HOW: We will DEI FORWARD by…
Fostering collaborative strategy
Openness to varied ideas
Realistic strategy building
Willingness to learn, grown, and ACT
Align mission/vision to all DEI work
Role modeling change
Determined to remove systemic barriers
It will be with this attitude that we move the needle of DEI at PFW. Currently, as a unit, we are focus on providing academic, social, and personal support for students, faculty and staff from historically excluded groups. However, achieving meaningful and sustainable diversity, equity, and inclusion requires EVERYONE (no matter who you are) to play their part.
The responsibility is on ALL of us, not some of us, if we intend to learn, grow, and act together to embrace diversity, equity, and inclusion.
I am very proud of the work that has already taken place over the past nine months both on and off campus. Let me share with you some of our off campus/community engagements:
- Partnering with the Bloom Project, Inc. and the Foellinger Foundation to host 27 young males of color on campus for our first PFW 2021 College Experience
- Specific speaking opportunities with:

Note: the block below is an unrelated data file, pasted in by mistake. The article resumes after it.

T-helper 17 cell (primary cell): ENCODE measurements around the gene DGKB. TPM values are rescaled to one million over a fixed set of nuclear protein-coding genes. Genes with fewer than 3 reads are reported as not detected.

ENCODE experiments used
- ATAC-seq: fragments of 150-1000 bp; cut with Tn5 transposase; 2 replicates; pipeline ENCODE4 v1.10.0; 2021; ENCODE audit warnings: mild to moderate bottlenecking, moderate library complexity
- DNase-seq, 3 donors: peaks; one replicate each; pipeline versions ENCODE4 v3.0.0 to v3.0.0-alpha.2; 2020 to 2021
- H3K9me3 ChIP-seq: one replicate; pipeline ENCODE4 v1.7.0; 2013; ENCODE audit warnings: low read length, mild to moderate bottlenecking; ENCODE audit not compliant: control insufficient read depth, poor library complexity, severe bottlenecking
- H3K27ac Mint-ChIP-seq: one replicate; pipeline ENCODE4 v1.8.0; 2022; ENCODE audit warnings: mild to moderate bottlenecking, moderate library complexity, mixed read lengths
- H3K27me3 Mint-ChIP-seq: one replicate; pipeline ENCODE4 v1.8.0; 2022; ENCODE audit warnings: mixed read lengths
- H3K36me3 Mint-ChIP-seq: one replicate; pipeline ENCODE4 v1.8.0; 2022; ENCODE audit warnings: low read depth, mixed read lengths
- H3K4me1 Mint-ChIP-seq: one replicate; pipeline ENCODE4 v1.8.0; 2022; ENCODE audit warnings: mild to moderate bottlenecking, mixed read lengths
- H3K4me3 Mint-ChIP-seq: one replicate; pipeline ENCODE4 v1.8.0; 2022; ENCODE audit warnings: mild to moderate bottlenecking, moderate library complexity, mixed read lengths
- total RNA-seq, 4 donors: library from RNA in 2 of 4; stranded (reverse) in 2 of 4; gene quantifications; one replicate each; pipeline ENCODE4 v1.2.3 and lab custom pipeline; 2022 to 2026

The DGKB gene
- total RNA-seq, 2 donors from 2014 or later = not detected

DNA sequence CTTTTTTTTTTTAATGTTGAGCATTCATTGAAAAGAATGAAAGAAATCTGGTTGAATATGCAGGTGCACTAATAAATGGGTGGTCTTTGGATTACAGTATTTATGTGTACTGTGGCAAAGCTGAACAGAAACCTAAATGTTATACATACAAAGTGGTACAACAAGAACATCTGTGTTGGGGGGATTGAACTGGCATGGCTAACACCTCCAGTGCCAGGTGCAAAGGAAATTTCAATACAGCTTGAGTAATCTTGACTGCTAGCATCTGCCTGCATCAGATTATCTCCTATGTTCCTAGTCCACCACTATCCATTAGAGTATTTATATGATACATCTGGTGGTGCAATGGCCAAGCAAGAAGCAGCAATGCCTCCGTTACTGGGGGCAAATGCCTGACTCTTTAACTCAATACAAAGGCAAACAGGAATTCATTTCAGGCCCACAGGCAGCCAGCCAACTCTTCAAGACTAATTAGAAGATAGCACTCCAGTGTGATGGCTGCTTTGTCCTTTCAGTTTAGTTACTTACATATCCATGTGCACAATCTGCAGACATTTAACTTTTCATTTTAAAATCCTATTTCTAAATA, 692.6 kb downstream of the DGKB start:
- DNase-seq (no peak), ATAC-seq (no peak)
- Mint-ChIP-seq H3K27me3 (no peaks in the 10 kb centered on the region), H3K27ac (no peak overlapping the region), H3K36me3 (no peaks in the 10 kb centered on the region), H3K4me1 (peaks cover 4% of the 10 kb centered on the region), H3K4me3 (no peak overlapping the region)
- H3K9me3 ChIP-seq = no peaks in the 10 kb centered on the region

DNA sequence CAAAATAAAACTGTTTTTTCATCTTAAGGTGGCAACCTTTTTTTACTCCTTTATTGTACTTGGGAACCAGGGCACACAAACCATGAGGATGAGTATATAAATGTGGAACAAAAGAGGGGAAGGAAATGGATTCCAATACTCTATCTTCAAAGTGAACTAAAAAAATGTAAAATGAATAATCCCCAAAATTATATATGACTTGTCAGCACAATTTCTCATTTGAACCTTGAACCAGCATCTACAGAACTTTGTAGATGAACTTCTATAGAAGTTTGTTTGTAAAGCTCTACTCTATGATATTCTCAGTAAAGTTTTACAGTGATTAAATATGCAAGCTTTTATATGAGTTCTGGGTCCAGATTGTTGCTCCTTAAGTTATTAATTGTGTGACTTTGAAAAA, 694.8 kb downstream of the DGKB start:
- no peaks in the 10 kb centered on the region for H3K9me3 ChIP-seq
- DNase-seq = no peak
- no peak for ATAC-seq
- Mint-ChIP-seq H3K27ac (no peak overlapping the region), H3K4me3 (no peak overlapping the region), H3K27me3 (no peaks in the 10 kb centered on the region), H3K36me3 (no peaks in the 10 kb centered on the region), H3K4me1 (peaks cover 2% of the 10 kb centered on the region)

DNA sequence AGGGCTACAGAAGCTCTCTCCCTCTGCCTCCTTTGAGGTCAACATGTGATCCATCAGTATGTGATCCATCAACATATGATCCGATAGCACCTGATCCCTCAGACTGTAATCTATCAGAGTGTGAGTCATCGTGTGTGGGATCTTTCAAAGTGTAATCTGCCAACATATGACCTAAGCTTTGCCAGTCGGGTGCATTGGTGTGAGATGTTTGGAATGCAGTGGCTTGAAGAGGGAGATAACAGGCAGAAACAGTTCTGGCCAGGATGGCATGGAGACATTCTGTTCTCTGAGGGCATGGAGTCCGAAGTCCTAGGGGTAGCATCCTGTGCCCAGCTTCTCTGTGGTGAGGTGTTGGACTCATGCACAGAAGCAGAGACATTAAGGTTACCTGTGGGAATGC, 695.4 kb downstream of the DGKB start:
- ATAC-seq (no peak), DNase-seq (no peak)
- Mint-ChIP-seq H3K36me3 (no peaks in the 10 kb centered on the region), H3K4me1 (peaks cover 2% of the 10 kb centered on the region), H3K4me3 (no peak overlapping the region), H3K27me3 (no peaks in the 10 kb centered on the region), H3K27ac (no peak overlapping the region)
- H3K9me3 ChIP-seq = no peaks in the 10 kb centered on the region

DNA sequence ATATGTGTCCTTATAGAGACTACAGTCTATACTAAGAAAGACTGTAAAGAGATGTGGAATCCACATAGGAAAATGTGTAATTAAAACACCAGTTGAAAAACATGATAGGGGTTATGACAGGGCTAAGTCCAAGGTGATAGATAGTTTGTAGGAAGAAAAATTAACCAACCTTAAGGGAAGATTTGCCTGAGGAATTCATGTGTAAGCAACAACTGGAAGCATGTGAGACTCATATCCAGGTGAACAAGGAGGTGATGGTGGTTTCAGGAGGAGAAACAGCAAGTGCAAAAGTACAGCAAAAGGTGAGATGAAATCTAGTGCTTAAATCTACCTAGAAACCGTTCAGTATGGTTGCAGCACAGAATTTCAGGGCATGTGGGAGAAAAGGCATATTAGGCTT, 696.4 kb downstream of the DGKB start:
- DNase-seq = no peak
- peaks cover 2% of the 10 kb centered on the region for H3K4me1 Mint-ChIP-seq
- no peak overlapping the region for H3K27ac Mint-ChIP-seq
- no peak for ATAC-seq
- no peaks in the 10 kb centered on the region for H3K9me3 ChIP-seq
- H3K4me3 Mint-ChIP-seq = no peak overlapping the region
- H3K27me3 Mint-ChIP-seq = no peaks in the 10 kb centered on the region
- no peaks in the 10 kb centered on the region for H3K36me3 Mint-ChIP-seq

- YMCA Renaissance Lunch Speaker Series
- Ivy Tech Black History Month
- Summit City South Rotary Club Meeting
- Intentional Community Meetings:
- Greater Fort Wayne Hispanic Chamber of Commerce
- Sweetwater Discussion on Race
- PFW’s participation with the Fort Wayne United’s “United Front Learning Journey on Race Inequities”
- Attending the Fort Wayne Police Department’s Procedural Use Excessive Force Training
- Participation at Community Events:
- Southside Love, Southeast Fort Wayne Community Fair
- Fort Wayne Pride
- Partnering with United Way and Lutheran Social Services to create the TRIO Student Support Services Persistence Pays Program; a program that has served over 30 students and counting.
These are just some of the community engagements and we look forward to future community engagements.
What are we looking to do in the future?
I am so glad you asked.
My first three to four months were spent listening to you. It is with great excitement and enthusiasm that I share with you the Diversity First-Year Initiatives. The work around these First-Year initiatives have already begun.
- Establish inclusive hiring processes to create and improve the hiring experience of faculty and staff.